English, Language and Literature
Our language and literature program prepares students to transfer to four-year institutions and provides all students with opportunities for personal intellectual growth. Students may choose from a broad spectrum of courses ranging from British, American, and World literature to subjects such as grammar, Shakespeare, the Old and New Testament, science fiction, literature for children and young adults, and mythology.
Literature engages students in the practice of reading and writing as a means of learning from the past and looking toward the future, training them to ask questions about the nature of the world around them. Students develop strong foundational communication, research, critical thinking, and problem-solving skills to become effective citizens and thinkers across a variety of careers and fields of study. In our increasingly global society, where so much of our culture and commerce depends on online, text-based interaction, clear writers and creative thinkers have never been more in demand.
This field of concentration in the Creative Writing and Language and Literature sequence prepares the student for baccalaureate study in English, Comparative Literature, and Liberal Arts. Such study can lead to careers in such areas as education, journalism, publishing, entertainment, public relations, non-profits, medicine, mental health, law, finance, social media, and technology.
- Mental Health
- Public Relations
- Social Media
Degrees & Certificates
Associate in Arts (AA), Language & Literature
Frequently Asked Questions
Even if I don’t “need” one of these classes to fulfill a specific degree requirement, may I still take it?
Yes, each language and literature class fulfills the humanities requirement for plans A, B, and C, but even after you have satisfied the requirement, you may take additional classes that interest you. It is useful to think of college as an opportunity to explore ideas outside of the strict parameters of “degree requirements.” Each of the courses that we offer allows students an opportunity to think deeply and broaden their horizons.
Which literature course should I take first?
Our courses are designed so that any student may enroll in any of our courses. You may take each of the specific literature topic classes in any order.
ENGL 2 - Introduction to Literature/Composition is designed as an introduction to the study of literature and to writing about literature.
ENGL 4 - Critical Analysis of Literature is an introduction to critical thinking about literature.
What is a “survey” class?
Baccalaureate programs often require students to complete a “survey” sequence. These are historical overviews of specific literary traditions. We offer three such sequences:
ENGL 41 – American Literature I: Native American oral traditions to texts from the time of the Civil War
ENGL 42 – American Literature II: The Civil War to the Present
World Literature (English 44 and 45)
ENGL 44 and ENGL 44H – World Literature I/Honors: Ancient writings to the seventeenth century
ENGL 45 and ENGL 45H – World Literature II/Honors: Renaissance to contemporary literature
British Literature (English 46 and 47)
ENGL 46 – Survey of British Literature I: Medieval to eighteenth century
ENGL 47 – Survey of British Literature II: Nineteenth century to the current day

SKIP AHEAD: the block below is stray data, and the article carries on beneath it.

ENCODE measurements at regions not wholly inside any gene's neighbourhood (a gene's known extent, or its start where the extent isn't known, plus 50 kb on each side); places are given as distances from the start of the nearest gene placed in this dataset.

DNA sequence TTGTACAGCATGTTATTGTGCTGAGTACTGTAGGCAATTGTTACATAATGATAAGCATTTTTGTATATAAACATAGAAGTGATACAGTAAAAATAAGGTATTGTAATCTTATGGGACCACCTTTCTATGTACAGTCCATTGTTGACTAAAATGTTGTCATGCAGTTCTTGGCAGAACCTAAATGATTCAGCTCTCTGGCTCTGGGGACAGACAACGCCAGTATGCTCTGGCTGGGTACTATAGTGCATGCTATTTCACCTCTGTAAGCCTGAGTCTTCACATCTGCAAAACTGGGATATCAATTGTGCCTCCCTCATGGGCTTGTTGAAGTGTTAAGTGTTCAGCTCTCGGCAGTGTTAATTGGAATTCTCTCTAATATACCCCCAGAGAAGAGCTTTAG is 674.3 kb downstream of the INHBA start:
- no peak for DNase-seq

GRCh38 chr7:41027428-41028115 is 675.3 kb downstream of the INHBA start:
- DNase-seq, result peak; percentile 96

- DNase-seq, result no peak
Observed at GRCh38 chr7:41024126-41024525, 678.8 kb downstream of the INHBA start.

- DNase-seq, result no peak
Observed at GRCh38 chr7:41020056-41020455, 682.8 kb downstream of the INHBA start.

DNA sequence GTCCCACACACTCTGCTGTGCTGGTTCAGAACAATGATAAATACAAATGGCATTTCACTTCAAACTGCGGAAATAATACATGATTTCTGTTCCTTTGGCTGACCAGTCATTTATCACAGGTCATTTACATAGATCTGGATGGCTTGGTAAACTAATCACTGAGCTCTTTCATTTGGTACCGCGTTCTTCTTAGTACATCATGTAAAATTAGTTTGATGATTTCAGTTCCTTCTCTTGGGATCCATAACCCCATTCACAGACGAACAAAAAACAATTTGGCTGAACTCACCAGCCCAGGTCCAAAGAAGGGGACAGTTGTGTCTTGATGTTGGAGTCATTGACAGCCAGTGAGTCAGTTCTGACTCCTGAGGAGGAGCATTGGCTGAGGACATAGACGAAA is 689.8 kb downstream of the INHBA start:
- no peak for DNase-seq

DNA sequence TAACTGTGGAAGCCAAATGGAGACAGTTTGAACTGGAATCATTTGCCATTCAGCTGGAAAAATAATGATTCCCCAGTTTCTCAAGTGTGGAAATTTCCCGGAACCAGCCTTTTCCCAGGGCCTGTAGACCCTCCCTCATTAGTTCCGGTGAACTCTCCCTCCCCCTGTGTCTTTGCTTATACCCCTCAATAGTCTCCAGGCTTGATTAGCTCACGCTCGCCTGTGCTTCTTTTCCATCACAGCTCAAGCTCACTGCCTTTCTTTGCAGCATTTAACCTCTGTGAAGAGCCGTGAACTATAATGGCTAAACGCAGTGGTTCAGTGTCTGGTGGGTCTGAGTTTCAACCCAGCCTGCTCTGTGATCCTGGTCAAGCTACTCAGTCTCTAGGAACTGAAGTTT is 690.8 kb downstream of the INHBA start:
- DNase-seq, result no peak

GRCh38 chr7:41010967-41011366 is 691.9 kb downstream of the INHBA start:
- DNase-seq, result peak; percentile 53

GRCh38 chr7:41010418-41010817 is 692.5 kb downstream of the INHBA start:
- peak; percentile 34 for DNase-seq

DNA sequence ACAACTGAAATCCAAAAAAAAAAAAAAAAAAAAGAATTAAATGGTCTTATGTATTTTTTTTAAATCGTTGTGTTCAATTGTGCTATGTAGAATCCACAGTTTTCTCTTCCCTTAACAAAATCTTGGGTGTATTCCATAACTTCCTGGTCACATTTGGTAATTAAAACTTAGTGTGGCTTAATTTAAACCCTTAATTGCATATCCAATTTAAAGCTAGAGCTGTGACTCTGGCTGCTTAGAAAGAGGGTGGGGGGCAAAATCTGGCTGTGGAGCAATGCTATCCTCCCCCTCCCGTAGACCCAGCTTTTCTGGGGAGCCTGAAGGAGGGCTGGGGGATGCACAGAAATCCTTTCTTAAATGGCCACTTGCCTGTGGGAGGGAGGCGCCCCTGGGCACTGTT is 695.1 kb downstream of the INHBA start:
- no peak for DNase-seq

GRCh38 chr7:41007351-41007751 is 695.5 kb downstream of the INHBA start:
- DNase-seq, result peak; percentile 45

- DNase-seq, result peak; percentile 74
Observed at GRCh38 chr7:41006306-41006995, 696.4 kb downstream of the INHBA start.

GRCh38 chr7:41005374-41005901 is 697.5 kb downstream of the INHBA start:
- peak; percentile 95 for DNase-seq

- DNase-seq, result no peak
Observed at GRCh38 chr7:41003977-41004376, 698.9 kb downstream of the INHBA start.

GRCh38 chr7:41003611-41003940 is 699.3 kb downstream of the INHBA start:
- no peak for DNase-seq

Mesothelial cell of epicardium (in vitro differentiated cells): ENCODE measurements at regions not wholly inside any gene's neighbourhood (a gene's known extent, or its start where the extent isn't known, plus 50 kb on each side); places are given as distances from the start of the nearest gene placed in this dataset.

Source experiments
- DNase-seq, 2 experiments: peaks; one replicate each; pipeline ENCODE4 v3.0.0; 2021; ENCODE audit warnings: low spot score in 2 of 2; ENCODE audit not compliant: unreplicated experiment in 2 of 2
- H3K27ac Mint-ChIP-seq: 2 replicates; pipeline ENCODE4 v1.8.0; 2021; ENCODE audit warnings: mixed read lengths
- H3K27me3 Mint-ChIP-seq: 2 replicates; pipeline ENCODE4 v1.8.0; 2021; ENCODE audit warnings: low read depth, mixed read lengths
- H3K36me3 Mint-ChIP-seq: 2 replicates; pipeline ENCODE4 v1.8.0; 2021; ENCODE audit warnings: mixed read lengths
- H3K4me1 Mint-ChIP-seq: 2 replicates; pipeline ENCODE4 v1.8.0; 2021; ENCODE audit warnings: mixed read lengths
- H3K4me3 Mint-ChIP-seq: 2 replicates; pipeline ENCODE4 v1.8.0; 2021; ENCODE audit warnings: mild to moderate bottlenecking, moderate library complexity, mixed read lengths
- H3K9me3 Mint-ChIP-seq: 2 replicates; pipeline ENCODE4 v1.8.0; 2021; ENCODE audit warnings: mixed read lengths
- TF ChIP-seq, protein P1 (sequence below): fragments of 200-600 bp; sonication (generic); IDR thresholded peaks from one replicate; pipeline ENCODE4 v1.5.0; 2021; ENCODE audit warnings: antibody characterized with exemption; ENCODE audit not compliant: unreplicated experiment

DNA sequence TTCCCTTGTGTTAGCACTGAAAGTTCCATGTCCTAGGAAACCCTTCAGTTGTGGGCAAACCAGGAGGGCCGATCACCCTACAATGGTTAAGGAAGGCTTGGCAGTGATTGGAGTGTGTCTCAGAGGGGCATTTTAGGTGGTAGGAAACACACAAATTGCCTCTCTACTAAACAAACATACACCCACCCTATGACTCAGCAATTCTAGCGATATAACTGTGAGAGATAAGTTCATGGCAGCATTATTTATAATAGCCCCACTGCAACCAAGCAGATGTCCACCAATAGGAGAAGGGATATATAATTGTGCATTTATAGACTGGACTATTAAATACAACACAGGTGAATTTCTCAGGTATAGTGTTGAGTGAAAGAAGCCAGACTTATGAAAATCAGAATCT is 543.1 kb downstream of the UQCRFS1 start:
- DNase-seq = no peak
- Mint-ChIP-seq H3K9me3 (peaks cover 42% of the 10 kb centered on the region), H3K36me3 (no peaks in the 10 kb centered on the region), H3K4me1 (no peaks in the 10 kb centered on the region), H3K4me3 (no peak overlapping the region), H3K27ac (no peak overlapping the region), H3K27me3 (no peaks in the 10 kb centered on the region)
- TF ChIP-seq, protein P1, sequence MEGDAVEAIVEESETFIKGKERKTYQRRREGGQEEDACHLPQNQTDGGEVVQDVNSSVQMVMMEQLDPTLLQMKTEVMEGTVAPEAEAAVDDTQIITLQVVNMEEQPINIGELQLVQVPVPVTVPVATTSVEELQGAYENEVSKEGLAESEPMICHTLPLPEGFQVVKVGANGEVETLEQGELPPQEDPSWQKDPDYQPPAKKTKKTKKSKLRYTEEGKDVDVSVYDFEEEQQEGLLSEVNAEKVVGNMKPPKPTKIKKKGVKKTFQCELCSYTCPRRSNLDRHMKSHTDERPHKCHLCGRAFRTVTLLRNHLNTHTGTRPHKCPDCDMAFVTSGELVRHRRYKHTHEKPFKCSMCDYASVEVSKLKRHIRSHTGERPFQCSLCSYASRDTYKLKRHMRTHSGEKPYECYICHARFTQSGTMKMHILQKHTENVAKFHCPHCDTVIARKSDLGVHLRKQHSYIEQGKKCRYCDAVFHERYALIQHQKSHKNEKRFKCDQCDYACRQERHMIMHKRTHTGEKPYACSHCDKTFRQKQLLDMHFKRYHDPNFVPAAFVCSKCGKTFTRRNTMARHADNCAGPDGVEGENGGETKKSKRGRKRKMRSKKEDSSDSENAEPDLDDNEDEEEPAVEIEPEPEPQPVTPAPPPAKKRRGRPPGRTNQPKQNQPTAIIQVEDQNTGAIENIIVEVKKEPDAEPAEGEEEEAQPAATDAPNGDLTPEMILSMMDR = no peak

In each sequence, the first class covers the earlier time period, and the second half brings us to the present time, but you may take these classes in any order.
If I already know how to write, why would I enroll in ENGL 24 – College Grammar?
Whether you write with confidence or are uncertain of sentence-level choices, the College Grammar course provides you with knowledge to make informed, nuanced choices in your writing, whether it be academic or creative. The course not only covers common “errors” in grammar but more importantly studies how English works: its syntax, the construction of its clauses, guidelines for punctuation, and the ways in which it continues to evolve and change.
I’m not religious. Why would I take an English class about the Bible?
ENGL 38 and ENGL 39 approach the Old and New Testaments of the Bible as works of literature. For students who are not familiar with the Bible, these classes provide an opportunity to look at entertaining stories that are central to much of Western culture. If you are interested in reading the literature of America, or of Britain, or of the world, these classes will give you essential background that will allow you to read this literature with more insight. For an example of how the class approaches a biblical story, please enjoy the video: The Old Testament as Literature: Who killed Abimelech?
As I plan my educational plan, how will I know which literature and language courses will be offered in future semesters?
In the fall, we offer the first half of each survey (ENGL 41, ENGL 44, and ENGL 46). In the spring, we offer the second half (ENGL 42, ENGL 45, and ENGL 47). You are not required to take these classes in order.
I have noticed that many literature classes are offered at the institution where I am planning to transfer and where I plan to major in English, why should I enroll in the literature classes at LBCC?
LBCC literature classes are small, discussion-based classes. You will be guided through the works by a professor who is trained in the material and is enthusiastic about the literature. These are the highest level classes we offer in the English Department, so you will have the highest level of instruction. Students who have transferred appreciate the preparation that LBCC literature classes have given them, and many come back to tell us they wish they had taken more at LBCC.
I took an AP class in high school. Which literature course do I get out of?
The AP exams in English Literature and in Language satisfy the ENGL 1 requirement.